To Pixar and Beyond by Lawrence Levy

Summarized by Trevor McKendrick
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The Book in Two Sentences

Pixar's story from the point of view of its CFO from Toy Story through the Disney acquisition.

Underrated book that should be talked about more!

Book Notes

Focusing on what you can control

  • As we sat there talking, I realized Steve had no interest in looking back. He didn’t defend the contract. He didn’t justify it. He listened carefully to everything I had to say about it, taking it all in. That was pretty much it.
  • “There’s nothing you can do about where the pieces are,” he’d say. “It’s only your next move that matters.” I had worked at training myself in this way of thinking. It was a lot more productive than getting emotional about things that were out of my control. Business can be harsh, but the stakes are rarely a matter of life and death. It was not going to help me to fret over the reasons why Pixar may or may not have entered a one-sided contract a few years earlier. I simply had to remain focused on the task at hand: find a way for Pixar to flourish.

Technical challenges

  • I began to fathom how these technical challenges imposed enormous constraints on the film. I learned that there was a reason the film was specifically about toys, and not about animals or people. Toys are made of plastic. They have uniform surfaces. No variation. No skin. No clothing that needs to wrinkle with every movement. Toys have geometries that are much easier to create with computers. For similar reasons, the opening scenes of the film take place inside Andy’s bedroom. The bedroom is a square box. Its features—bed, dresser, fan, window, door—are more geometric than outdoor features. Easier to draw. Much easier to light.

Taking the leap before you're ready

  • Somewhere on those drives, in the quiet of my own car, I realized that no amount of deliberation was going to resolve my worries. Sometimes there comes a point when you jump not because you feel ready or are sure that you’ll make it across the chasm, but because the conditions are forcing you off the edge. That’s when you find out if you can fly. I felt this was the time to jump. We had to start moving.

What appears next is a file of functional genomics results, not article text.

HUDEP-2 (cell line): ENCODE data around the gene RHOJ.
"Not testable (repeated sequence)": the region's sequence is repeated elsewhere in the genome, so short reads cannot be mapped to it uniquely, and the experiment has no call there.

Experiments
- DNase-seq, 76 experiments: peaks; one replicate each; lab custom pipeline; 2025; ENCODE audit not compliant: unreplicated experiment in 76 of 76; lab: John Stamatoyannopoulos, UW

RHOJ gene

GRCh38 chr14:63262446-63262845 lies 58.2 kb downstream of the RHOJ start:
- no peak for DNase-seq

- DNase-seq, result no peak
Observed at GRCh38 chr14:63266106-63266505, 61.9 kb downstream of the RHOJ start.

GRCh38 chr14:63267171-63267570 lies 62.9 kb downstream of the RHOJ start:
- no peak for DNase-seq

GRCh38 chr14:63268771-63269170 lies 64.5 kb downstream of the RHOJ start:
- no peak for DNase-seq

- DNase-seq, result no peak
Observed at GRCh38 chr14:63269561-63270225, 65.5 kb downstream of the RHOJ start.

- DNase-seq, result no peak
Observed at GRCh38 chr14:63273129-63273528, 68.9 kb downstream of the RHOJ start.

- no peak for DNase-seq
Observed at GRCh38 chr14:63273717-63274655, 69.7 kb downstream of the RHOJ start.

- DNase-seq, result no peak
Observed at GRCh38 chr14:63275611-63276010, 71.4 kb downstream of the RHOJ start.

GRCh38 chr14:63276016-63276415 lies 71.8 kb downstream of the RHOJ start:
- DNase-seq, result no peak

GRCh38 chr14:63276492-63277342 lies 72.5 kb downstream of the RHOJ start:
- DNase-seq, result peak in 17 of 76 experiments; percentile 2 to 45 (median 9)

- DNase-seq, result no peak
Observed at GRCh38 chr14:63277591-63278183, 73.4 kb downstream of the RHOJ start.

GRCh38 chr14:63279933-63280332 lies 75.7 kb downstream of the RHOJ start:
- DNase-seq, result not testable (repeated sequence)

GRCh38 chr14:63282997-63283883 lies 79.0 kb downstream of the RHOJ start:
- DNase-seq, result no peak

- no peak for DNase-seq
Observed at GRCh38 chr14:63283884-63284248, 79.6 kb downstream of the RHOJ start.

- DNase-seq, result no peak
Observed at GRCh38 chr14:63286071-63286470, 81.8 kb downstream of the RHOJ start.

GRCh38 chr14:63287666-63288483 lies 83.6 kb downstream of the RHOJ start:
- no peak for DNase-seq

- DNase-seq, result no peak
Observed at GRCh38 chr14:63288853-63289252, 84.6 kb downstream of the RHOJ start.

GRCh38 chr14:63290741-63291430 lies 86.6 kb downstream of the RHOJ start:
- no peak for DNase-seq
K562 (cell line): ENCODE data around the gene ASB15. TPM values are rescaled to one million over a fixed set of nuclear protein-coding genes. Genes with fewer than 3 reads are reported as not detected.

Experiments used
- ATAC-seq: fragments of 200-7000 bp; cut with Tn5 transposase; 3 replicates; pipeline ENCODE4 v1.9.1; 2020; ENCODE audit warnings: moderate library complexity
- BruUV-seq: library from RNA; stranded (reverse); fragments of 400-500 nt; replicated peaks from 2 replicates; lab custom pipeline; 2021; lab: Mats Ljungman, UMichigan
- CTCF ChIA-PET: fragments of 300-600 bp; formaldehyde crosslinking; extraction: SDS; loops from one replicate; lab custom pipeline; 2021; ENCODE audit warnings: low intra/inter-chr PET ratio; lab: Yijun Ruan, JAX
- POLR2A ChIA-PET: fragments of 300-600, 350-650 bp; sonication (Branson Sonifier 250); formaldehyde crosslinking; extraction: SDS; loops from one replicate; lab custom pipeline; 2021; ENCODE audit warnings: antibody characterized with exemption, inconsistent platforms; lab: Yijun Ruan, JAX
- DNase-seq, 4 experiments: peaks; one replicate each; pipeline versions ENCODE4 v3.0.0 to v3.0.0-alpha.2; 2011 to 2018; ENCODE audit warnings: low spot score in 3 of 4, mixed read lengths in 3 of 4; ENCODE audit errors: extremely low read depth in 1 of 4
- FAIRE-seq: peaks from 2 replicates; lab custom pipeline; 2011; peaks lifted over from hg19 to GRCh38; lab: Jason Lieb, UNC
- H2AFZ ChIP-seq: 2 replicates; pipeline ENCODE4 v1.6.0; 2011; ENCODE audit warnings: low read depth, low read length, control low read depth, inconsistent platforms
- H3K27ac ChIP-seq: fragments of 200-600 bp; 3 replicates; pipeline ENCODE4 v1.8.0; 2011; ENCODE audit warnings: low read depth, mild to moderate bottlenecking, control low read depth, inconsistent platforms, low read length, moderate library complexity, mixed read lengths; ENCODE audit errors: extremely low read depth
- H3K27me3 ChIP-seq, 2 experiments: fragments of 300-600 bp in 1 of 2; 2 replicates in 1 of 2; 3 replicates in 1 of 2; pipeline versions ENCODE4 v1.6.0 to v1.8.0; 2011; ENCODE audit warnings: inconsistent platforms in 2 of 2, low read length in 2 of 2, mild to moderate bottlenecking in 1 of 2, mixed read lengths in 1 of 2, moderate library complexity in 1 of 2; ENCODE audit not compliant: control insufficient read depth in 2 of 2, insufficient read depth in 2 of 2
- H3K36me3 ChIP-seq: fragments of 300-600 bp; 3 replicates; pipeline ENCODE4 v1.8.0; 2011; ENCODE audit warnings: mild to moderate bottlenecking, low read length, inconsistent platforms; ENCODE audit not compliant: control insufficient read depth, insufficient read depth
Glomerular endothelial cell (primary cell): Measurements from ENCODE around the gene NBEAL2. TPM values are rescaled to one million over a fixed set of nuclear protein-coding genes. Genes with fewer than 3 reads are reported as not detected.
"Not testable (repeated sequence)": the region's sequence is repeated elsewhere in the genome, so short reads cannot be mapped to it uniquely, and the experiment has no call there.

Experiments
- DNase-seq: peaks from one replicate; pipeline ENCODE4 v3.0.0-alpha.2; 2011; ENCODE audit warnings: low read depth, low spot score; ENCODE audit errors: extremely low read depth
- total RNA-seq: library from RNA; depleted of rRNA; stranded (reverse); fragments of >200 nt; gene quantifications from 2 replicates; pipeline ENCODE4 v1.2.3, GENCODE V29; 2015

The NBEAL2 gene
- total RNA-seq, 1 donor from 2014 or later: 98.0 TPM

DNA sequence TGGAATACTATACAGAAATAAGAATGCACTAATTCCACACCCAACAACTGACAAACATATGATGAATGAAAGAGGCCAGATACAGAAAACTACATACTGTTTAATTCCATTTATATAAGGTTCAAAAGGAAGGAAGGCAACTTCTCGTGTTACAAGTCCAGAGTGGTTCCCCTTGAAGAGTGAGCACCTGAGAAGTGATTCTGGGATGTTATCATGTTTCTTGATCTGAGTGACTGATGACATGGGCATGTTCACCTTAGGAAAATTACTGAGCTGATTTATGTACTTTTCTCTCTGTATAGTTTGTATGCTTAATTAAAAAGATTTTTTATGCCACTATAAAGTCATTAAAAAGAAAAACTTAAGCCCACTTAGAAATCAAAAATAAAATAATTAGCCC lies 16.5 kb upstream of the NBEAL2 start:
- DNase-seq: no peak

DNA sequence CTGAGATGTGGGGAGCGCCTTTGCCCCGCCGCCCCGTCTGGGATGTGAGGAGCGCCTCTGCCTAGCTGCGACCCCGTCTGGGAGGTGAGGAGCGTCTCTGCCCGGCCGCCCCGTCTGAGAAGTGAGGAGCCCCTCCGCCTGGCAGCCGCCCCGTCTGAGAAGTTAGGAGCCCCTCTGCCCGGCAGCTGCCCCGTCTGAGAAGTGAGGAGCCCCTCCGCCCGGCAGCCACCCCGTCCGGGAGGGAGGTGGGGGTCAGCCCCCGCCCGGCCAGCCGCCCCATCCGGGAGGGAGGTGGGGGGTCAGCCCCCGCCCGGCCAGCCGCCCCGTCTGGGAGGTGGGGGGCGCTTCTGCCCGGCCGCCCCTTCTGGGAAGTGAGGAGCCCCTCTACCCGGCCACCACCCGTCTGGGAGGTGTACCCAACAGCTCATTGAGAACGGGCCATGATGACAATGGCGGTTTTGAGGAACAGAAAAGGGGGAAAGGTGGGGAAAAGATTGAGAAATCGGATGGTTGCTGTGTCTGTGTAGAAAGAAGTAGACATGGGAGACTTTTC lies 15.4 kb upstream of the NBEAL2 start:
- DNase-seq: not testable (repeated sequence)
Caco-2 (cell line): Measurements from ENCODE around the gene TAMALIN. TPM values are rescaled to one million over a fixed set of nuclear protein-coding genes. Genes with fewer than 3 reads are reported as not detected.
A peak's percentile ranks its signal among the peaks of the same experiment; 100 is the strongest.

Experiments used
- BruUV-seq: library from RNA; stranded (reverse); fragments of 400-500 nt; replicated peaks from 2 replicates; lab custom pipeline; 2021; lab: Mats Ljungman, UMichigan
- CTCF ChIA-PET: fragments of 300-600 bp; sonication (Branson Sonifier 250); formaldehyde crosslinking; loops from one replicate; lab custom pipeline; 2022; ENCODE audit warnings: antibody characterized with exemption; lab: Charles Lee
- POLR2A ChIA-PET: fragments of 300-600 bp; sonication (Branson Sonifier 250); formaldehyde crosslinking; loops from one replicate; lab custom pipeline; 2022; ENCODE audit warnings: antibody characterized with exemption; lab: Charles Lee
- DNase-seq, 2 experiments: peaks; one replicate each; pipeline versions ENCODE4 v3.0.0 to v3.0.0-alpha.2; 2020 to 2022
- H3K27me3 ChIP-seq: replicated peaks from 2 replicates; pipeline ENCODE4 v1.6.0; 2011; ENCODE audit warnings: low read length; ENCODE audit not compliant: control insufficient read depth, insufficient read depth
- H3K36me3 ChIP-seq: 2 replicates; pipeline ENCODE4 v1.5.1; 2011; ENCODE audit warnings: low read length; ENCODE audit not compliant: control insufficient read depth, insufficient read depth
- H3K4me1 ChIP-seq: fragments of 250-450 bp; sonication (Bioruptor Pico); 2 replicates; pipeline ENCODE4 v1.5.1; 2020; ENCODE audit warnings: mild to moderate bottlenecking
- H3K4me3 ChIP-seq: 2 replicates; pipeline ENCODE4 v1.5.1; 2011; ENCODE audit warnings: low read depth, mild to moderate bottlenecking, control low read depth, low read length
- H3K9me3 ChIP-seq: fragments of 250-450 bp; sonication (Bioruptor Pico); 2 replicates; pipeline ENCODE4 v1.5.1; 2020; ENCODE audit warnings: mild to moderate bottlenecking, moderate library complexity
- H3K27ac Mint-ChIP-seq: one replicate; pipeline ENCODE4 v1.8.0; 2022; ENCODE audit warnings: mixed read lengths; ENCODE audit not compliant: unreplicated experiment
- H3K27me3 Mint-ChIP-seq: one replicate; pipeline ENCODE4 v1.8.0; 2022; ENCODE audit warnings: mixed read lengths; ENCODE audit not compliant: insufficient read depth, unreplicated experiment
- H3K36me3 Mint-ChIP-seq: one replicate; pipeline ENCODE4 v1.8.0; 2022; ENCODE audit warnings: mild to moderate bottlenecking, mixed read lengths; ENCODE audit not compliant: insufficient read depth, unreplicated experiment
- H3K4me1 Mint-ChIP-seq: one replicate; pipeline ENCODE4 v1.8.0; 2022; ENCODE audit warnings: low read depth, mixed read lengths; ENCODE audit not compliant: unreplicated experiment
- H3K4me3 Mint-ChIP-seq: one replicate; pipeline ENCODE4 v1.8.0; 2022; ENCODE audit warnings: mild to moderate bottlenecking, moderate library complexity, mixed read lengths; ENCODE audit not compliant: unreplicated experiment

Overcoming long odds

  • So that was all we needed to do. Besides making films that would enjoy unprecedented box office success the world over, we simply had to: 1) QUADRUPLE OUR SHARE OF THE PROFITS, 2) RAISE AT LEAST $75 MILLION TO PAY FOR OUR PRODUCTION COSTS, 3) MAKE FILMS FAR MORE OFTEN THAN WE KNEW HOW, 4) BUILD PIXAR INTO A WORLDWIDE BRAND. Piece of cake.
  • Adding even more pressure was how much Pixar’s IPO meant for Steve. It carried with it the full weight of his return from the wilderness into which Apple had banished him ten years earlier. If there was one event that would unquestionably signify Steve’s redemption, it would be Pixar’s IPO. This would seal his comeback like nothing else could. It was no wonder, then, that whenever we talked about it, his tone took on a weight and importance of almost biblical proportion.

Steve on when Pixar should IPO

  • “We also have to consider when the market will be most receptive to Pixar,” I replied, “before we release Toy Story or after. If we do it before, and Toy Story sinks, we’ll have a disaster on our hands.” “Why’s that?” Steve retorted. “We don’t have to promise a blockbuster to take Pixar public. We’re building a company, not a film. Investors will be buying into the idea of a new kind of entertainment company. If Toy Story disappoints, we might never be able to raise the capital we need. Maybe we should do it sooner.”

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